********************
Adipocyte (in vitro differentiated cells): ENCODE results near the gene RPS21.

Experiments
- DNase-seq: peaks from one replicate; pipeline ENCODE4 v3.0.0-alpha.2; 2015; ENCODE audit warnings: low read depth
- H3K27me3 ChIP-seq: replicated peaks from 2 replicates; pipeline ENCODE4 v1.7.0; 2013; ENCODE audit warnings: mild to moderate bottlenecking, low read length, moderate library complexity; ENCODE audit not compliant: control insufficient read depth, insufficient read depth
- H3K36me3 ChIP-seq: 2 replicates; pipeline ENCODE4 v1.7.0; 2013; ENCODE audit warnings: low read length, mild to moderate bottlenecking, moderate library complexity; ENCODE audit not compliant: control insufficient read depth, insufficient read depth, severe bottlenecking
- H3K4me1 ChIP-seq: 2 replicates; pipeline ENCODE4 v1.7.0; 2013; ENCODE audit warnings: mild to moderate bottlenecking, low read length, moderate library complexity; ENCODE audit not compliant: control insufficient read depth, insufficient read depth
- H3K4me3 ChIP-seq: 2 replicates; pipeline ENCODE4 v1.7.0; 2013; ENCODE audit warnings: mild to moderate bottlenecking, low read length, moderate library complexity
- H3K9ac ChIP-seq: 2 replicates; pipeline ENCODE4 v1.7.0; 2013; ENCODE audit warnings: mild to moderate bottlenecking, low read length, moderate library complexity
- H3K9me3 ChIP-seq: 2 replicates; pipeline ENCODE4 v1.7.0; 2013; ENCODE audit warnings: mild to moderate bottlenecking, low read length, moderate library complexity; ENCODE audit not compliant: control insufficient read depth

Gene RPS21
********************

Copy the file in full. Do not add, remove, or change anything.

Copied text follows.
Adipocyte (in vitro differentiated cells): ENCODE results near the gene RPS21.

Experiments
- DNase-seq: peaks from one replicate; pipeline ENCODE4 v3.0.0-alpha.2; 2015; ENCODE audit warnings: low read depth
- H3K27me3 ChIP-seq: replicated peaks from 2 replicates; pipeline ENCODE4 v1.7.0; 2013; ENCODE audit warnings: mild to moderate bottlenecking, low read length, moderate library complexity; ENCODE audit not compliant: control insufficient read depth, insufficient read depth
- H3K36me3 ChIP-seq: 2 replicates; pipeline ENCODE4 v1.7.0; 2013; ENCODE audit warnings: low read length, mild to moderate bottlenecking, moderate library complexity; ENCODE audit not compliant: control insufficient read depth, insufficient read depth, severe bottlenecking
- H3K4me1 ChIP-seq: 2 replicates; pipeline ENCODE4 v1.7.0; 2013; ENCODE audit warnings: mild to moderate bottlenecking, low read length, moderate library complexity; ENCODE audit not compliant: control insufficient read depth, insufficient read depth
- H3K4me3 ChIP-seq: 2 replicates; pipeline ENCODE4 v1.7.0; 2013; ENCODE audit warnings: mild to moderate bottlenecking, low read length, moderate library complexity
- H3K9ac ChIP-seq: 2 replicates; pipeline ENCODE4 v1.7.0; 2013; ENCODE audit warnings: mild to moderate bottlenecking, low read length, moderate library complexity
- H3K9me3 ChIP-seq: 2 replicates; pipeline ENCODE4 v1.7.0; 2013; ENCODE audit warnings: mild to moderate bottlenecking, low read length, moderate library complexity; ENCODE audit not compliant: control insufficient read depth

Gene RPS21